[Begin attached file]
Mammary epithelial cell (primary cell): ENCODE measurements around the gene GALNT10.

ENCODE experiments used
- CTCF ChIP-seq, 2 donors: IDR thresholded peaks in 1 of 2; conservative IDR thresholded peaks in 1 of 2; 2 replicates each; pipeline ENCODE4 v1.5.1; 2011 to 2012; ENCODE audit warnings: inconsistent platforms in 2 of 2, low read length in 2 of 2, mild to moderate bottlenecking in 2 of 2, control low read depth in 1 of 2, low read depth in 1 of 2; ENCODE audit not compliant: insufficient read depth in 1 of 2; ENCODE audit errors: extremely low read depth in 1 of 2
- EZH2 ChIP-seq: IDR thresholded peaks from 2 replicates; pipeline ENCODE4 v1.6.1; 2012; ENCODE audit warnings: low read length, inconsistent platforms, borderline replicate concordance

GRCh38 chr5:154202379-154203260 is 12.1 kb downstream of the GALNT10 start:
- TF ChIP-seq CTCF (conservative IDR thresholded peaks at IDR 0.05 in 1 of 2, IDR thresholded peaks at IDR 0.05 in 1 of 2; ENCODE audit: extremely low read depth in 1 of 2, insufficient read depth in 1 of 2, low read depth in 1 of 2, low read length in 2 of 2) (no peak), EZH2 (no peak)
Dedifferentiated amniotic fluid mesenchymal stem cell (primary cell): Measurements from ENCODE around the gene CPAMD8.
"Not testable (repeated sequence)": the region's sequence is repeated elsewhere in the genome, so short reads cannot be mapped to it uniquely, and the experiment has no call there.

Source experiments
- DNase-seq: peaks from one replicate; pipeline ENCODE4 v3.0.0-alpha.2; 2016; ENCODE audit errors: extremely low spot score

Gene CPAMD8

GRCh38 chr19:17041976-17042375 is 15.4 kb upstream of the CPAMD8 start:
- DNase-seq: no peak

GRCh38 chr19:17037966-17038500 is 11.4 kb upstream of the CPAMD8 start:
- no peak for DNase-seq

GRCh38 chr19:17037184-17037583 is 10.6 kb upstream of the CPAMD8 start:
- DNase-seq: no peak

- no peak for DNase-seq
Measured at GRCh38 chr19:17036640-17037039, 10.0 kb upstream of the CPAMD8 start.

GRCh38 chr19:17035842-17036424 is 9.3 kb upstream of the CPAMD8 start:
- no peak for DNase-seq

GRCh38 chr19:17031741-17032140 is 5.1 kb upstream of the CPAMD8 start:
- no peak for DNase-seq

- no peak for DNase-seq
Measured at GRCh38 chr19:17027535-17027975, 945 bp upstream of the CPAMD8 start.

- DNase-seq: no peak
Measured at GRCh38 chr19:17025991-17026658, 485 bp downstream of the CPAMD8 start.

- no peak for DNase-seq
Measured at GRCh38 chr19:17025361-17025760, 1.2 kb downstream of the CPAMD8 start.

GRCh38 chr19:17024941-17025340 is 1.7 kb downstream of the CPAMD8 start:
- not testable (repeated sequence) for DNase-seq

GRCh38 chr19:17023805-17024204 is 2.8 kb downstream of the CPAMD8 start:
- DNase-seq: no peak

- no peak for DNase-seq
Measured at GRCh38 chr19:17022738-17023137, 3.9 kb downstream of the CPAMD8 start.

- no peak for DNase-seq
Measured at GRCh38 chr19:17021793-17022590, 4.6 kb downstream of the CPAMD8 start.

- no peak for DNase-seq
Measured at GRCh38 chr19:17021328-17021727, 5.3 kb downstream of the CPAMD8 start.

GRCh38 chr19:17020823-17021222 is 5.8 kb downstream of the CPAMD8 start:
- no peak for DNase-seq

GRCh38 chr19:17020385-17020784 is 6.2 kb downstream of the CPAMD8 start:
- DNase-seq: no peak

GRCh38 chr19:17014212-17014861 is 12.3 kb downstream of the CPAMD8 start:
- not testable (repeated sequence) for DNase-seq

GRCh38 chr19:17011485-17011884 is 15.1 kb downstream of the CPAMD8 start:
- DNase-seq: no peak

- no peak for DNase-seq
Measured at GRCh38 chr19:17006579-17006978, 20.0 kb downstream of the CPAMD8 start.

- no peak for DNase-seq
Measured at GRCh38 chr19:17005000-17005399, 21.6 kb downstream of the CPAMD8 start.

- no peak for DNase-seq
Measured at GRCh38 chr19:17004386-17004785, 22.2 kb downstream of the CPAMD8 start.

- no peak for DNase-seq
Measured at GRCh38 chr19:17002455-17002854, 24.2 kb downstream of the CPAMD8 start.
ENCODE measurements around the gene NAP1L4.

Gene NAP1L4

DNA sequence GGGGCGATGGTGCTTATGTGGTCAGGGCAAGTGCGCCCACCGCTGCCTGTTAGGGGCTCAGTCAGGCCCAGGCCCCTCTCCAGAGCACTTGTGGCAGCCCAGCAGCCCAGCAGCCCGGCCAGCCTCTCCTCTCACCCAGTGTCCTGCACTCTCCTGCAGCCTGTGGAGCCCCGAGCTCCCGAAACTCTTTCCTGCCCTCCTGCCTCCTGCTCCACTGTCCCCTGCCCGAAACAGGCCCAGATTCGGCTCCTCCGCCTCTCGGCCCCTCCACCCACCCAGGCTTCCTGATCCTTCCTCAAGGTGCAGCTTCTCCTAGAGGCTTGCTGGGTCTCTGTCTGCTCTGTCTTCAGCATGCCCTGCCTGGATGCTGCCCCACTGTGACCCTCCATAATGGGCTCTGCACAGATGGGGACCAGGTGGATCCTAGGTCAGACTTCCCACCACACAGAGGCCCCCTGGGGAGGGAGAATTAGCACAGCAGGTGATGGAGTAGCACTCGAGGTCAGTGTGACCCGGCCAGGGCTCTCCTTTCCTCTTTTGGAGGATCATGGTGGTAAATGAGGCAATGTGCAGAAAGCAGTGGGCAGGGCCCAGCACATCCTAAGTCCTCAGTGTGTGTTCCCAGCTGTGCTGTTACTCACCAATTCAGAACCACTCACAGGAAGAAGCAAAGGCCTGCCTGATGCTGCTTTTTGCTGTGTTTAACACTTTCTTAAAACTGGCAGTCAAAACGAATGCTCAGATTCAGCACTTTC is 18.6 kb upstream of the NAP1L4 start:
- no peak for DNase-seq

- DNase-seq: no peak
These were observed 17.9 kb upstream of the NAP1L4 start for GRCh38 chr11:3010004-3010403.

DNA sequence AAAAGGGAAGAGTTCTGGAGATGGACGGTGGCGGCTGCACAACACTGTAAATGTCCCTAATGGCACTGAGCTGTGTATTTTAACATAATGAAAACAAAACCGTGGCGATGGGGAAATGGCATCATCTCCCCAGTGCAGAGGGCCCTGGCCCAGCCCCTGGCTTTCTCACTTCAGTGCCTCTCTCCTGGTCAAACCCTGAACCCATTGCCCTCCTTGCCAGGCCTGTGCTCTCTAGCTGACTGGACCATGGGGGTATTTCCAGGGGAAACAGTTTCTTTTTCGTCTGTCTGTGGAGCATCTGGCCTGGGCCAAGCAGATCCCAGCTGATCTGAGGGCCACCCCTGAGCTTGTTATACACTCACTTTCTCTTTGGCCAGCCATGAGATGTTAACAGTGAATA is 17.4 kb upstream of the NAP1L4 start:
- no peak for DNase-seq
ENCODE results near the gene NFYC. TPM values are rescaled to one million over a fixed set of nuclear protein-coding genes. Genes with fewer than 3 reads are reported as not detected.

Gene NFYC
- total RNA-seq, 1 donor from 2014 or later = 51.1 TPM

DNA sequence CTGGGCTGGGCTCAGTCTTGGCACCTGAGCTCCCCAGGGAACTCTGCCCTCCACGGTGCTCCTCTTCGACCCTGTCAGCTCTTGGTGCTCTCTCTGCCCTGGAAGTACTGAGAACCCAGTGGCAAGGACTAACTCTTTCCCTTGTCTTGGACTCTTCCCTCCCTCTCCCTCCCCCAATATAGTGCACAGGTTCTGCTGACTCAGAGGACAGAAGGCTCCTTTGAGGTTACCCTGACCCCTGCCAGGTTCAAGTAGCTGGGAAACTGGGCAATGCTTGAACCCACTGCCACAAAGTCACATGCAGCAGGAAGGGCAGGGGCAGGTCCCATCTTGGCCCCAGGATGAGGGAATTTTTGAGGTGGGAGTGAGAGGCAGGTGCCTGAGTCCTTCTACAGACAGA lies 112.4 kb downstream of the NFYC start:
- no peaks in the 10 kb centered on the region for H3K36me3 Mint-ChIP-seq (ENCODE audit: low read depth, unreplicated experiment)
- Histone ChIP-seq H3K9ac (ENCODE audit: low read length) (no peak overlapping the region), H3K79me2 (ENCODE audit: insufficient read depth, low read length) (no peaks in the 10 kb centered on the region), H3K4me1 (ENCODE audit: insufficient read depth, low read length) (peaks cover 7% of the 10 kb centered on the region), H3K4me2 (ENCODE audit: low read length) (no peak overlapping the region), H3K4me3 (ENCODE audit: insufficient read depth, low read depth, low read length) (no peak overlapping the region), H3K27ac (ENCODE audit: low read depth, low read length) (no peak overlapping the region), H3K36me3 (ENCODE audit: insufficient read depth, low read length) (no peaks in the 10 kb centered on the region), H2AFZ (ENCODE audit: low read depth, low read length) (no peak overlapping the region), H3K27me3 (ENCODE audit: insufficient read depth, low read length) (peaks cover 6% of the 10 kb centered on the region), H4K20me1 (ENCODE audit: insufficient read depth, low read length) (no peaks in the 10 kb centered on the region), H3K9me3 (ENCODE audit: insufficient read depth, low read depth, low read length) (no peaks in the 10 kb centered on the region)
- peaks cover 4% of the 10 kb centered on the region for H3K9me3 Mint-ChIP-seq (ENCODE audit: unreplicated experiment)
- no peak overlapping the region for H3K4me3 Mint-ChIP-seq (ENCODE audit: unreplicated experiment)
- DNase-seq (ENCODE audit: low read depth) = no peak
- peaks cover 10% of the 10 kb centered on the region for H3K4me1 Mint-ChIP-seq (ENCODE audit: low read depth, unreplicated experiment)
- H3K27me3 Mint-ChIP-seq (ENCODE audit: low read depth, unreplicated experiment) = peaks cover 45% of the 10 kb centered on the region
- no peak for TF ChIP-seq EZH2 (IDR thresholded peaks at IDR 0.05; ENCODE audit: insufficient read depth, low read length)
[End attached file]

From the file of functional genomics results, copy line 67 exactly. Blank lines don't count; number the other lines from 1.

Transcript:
DNA sequence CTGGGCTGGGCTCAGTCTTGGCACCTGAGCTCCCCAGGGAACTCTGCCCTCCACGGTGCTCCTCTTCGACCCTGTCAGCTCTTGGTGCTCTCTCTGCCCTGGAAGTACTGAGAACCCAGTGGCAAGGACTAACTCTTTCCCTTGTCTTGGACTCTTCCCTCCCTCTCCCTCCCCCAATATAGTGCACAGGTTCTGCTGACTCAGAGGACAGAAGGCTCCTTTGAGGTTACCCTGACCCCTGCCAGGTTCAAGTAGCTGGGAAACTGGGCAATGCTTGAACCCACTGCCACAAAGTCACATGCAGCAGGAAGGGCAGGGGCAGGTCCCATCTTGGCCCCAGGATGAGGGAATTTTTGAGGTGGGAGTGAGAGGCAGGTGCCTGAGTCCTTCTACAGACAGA lies 112.4 kb downstream of the NFYC start: